Clinical Education

Urinary urge incontinence

  • Urinary incontinence is a symptom that can affect women of all ages, with a wide range of severity and impact on quality of life. It is common but not normal.
  • Urgency urinary incontinence is defined as involuntary leakage of urine associated with urgency.
  • Urgency urinary incontinence is often related to over-activity of the detrusor muscle, but symptoms could be due to a urinary tract infection, so this must always be excluded.
  • The cause is often unknown. It is more prevalent in older (post-menopausal) women, but it may be linked to a family history or childhood history of similar symptoms.
  • This type of urinary incontinence often occurs as part of group of symptoms called overactive bladder syndrome (OAB). Other OAB symptoms include urinary frequency and nocturia.
  • There are many barriers to seeking advice/treatment for symptoms of UI. We also know that many women are not able to contract their pelvic floor muscles effectively, so if a woman reports symptoms please refer for further assessment.

Main presenting features:

  • A sudden, intense need to empty the bladder which is often difficult to delay.
  • The urge sensation may be linked to specific triggers, for example arrving home (latch-key urgency), a change of position or the sound of running water.
  • An associated increase in urinary frequency or nocturia.
  • Urine dipstick screening to detect the presence of blood, glucose, protein, leucocytes and nitrites in the urine.
  • Vaginal examination to identify evidence of pelvic organ prolapse or pelvic mass. May also include pelvic floor muscle assessment, if within your scope of practice.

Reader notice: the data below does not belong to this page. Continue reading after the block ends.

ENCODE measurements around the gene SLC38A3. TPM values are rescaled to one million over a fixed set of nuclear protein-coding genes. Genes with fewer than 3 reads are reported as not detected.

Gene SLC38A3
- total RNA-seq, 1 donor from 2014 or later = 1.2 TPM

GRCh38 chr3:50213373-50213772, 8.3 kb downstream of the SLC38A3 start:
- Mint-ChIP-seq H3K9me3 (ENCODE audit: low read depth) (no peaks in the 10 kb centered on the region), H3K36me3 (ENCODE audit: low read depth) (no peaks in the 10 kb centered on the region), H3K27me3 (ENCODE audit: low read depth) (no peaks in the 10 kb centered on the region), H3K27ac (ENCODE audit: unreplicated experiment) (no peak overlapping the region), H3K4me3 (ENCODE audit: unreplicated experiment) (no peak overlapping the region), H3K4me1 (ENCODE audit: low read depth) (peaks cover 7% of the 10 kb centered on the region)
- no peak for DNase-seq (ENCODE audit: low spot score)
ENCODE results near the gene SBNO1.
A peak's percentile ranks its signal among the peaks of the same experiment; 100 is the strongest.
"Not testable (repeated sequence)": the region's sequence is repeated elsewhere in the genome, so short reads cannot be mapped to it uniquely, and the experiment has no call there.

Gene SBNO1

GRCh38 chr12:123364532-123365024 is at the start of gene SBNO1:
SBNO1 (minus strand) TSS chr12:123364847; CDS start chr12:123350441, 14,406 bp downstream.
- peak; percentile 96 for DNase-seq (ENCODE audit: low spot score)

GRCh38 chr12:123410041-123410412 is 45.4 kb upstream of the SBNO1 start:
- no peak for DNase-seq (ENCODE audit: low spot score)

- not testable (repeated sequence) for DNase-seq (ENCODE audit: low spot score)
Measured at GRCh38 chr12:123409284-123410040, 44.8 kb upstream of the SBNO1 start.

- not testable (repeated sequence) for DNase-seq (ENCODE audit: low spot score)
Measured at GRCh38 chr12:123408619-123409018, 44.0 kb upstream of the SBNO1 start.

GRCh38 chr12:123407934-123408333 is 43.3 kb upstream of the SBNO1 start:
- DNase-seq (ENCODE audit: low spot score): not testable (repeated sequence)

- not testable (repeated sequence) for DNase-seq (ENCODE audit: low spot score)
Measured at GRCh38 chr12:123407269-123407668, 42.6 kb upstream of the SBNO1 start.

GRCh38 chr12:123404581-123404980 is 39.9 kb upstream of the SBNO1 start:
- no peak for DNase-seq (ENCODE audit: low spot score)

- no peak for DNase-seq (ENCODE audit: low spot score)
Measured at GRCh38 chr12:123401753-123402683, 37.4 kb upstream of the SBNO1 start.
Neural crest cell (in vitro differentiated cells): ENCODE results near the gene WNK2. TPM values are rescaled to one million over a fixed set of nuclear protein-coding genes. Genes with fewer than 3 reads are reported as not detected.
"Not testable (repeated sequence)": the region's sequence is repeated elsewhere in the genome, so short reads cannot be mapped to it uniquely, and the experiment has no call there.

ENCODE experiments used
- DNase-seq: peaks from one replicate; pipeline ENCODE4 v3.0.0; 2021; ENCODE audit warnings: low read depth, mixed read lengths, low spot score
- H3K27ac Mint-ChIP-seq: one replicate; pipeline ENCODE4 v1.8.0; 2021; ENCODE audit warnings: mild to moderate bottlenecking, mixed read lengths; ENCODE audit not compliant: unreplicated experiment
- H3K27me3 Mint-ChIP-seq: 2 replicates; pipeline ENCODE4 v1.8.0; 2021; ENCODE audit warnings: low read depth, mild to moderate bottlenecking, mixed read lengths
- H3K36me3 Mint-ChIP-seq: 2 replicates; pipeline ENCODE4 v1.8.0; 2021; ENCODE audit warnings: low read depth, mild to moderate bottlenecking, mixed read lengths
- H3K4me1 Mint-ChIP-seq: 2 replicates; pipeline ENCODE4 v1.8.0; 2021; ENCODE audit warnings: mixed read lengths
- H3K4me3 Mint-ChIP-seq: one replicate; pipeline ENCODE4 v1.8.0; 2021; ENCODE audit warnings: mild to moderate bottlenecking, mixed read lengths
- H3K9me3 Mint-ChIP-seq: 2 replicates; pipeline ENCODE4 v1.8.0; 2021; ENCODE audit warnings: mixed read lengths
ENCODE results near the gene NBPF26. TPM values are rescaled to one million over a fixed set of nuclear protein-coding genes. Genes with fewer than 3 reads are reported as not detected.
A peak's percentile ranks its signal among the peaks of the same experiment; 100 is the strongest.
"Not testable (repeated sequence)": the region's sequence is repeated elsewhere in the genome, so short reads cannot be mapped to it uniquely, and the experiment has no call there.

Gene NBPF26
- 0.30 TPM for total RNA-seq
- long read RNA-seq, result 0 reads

• Where appropriate the use of OAB drugs and/or topical oestrogen should be discussed.

Physiotherapy management:

If you feel that your patient has urgency urinary incontinence refer her to physiotherapy. The physiotherapist will complete a detailed assessment, following which she will work with your patient with the aim of resolving or reducing her symptoms. This may include:

  • Advice on an individualised pelvic floor muscle exercise programme
  • Advice on fluid intake (following completion/analysis of a bladder diary)
  • Education on daily activities, general exercise, diet, weight loss and smoking cessation
  • Referral to the community continence services, for further tests or assessment of containment products, if required

If conservative management fails the physiotherapist may discuss referral to the urological/gynaecological consultant.

Referrals to consultant-led services:

If your patient describes any of the following symptoms they should be referred urgently, following locally-agreed pathways, to the appropriate consultant-led service.

  • Microscopic haematuria in women aged 50 years and older
  • Visible haematuria
  • Recurrent or persisting UTI associated with haematuria in women aged 40 years and older
  • Suspected malignant mass arising from the urinary tract

Further indications for consideration for referral to a consultant-led service include:

  • Persisting bladder or urethral pain
  • Clinically benign pelvic masses
  • Associated faecal incontinence
  • Suspected neurological disease
  • Symptoms of voiding difficulty
  • Suspected urogenital fistulae
  • Previous continence surgery
  • Previous pelvic cancer surgery
  • Previous pelvic radiation therapy